UPDATED! Labrador Retriever: Breed of the Week
Are Labrador Retrievers Good City Dogs?
It’s hard to live in the United States and to have not encountered a Labrador Retriever.
According the to the American Kennel Club, the Lab has been the number one dog in this country for the past 25 years. Talk to any Lab owner and you will get a good idea why.
Labrador Retrievers are versatile dogs. They were bred in Newfoundland in the 1700s, and like their ancestors, the Saint Johns Water Dog, they were born to swim. Webbed feet and a powerful tail that makes a great rudder help Labs cut through the water better than any Olympic swimmer. They aided fisherman retrieve nets and catch any fish that escaped. Labs have what is known as a soft mouth and are great at retrieving birds from the water. Another more obscure job of Labrador Retrievers was to carry messages back and forth from boat to boat.
Despite their stellar reputation as aquatic jacks-of-all-trades, Labrador Retrievers almost became extinct in the 1880s. In fact, it was probably their popularity that caused their troubles. The Canadian government taxed the dogs and put restrictions in place, allowing only one Lab per household. Female Labs paid a heavy price during this period; they were taxed at a higher rate than males, encouraging many breeders to eliminate them from litters. Despite this dark period in Lab history, the breed survived, primarily in England.
The Kennel Club of England recognized them as an official breed in 1903.
(The Brits love their Labs! The fictional Lord Grantham of the PBS show Downton Abbey was a fan of the breed, he had three Yellow Labs over the course of the show, Pharaoh, Isis, and Tiaa. Pharaoh’s rear end famously opens the popular show’s credits!)
Male Labrador Retrievers are about 24 inches at the shoulder and weigh anywhere from 60 to 80 pounds. Females are a bit smaller. Labs love to eat so finding them at the upper end of their weight scale is not uncommon. They come in three colors: yellow, chocolate, and black. All sport short waterproof coats that need occasional brushing and bathing. They are also a healthy lot, with few diseases specific to the breed.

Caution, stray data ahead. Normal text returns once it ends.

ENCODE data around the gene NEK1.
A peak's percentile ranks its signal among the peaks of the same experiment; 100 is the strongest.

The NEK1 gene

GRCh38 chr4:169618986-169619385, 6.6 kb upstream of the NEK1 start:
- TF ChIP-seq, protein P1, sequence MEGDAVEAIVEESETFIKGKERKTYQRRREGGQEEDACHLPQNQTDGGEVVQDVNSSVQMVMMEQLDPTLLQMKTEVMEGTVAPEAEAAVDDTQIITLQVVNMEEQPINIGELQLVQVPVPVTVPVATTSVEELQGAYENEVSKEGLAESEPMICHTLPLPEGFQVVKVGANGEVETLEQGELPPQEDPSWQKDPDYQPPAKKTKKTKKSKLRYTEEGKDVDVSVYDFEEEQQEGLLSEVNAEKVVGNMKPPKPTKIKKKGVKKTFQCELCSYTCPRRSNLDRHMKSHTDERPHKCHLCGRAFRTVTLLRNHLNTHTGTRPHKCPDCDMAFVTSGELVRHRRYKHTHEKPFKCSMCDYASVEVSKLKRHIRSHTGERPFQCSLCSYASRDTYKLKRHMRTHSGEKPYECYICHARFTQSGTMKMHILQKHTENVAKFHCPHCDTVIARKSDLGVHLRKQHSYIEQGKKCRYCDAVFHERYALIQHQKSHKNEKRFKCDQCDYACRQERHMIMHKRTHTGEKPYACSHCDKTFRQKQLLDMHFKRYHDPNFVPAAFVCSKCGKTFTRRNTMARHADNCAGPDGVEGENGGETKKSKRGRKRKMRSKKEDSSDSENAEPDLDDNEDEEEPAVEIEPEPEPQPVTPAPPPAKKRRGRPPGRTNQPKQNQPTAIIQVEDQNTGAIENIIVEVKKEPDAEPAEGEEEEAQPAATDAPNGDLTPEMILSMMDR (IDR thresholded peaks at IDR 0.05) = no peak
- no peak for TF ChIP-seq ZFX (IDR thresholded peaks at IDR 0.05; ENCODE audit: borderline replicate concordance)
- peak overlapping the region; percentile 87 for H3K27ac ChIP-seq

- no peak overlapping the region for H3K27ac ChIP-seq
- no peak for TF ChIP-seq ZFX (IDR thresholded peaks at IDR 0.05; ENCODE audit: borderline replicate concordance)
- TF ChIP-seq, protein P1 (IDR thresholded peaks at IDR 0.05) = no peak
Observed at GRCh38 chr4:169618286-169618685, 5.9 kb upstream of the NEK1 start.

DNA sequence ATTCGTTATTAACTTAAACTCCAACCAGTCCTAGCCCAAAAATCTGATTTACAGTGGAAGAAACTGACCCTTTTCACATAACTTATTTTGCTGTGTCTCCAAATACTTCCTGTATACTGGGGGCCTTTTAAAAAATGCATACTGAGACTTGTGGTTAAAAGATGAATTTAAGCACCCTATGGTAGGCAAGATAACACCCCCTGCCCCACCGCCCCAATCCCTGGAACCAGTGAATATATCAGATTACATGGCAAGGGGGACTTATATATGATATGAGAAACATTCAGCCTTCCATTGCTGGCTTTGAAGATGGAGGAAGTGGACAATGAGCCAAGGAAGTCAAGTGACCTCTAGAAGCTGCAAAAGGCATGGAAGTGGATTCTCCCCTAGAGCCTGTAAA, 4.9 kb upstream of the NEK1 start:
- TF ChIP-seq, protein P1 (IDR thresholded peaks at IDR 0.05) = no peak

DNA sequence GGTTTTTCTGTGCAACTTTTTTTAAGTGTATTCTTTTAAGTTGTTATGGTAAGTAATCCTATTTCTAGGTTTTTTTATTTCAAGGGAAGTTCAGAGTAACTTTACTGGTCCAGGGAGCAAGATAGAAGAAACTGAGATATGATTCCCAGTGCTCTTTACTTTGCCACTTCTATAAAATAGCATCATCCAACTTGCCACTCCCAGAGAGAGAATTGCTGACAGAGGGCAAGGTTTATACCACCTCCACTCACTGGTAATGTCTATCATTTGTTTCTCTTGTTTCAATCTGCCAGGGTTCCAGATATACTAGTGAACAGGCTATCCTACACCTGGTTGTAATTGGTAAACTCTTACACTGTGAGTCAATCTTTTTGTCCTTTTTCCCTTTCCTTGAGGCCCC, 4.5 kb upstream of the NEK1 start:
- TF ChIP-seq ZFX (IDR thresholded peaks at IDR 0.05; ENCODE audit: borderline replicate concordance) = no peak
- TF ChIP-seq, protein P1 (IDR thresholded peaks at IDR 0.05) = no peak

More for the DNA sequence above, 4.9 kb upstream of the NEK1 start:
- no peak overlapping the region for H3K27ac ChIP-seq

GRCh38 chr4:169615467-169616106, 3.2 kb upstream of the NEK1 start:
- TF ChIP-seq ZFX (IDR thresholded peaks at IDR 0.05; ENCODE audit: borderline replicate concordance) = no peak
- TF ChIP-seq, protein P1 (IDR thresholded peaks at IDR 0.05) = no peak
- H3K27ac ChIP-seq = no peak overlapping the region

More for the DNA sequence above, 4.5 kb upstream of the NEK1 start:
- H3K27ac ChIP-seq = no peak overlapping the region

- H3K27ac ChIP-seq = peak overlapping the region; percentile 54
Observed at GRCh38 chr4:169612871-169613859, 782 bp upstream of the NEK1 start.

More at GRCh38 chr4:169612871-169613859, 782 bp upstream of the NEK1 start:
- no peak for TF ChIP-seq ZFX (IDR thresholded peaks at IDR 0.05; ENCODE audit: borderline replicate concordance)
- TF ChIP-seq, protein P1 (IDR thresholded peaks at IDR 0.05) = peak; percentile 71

Do Labrador Retrievers Bark?
Today’s Labs are not known for their water work, but for their ability to adapt to just about any other job they’re taught. Labrador Retrievers do everything from search and rescue, helping disabled people, acting as personal assistance companions, sniffing for drugs and other contraband, and of course they make great hunting dogs.
They are among the brightest of dogs, ranking seventh when it comes to understanding new commands. They obey first commands about 95% of the time according to Stanley Coren, a professor of psychology at the University of British Columbia who studies dog behavior. That means it takes about five repetitions or fewer for them to learn new commands. That’s good news if you are considering a Lab to be your Urban Dog. You want your pooch to pay attention to you in the common areas of your apartment building.
Labs are not excessive barkers. UC Davis researchers Benjamin and Lynette Hart devised a chart ranking dogs by the likelihood of barking at inappropriate times. On a scale of one to ten — with one being the least offensive barkers and ten the most excessive barkers — they get a two rating. Click here for more on Urban Dog’s take on barking.
Their sweet lovable nature, their desire to please, and their loyalty make Labrador Retrievers great family pets. In fact, the only thing they are very not good at is being a watchdog.
With the proper exercise and training, the versatile Lab makes a great Urban Dog. As always, if you are considering a Labrador Retriever do your homework and make sure the breed is the right one for you. Seek out a reputable breeder when searching for your new puppy.
If you would like to learn more click here to read about the breed at the AKC website.
For tips on how to find a pet-friendly apartment in New York and other cities read Urban Dog’s guide. Big dogs pose a particular challenge, but don’t worry, you can find places that accept large breed dogs.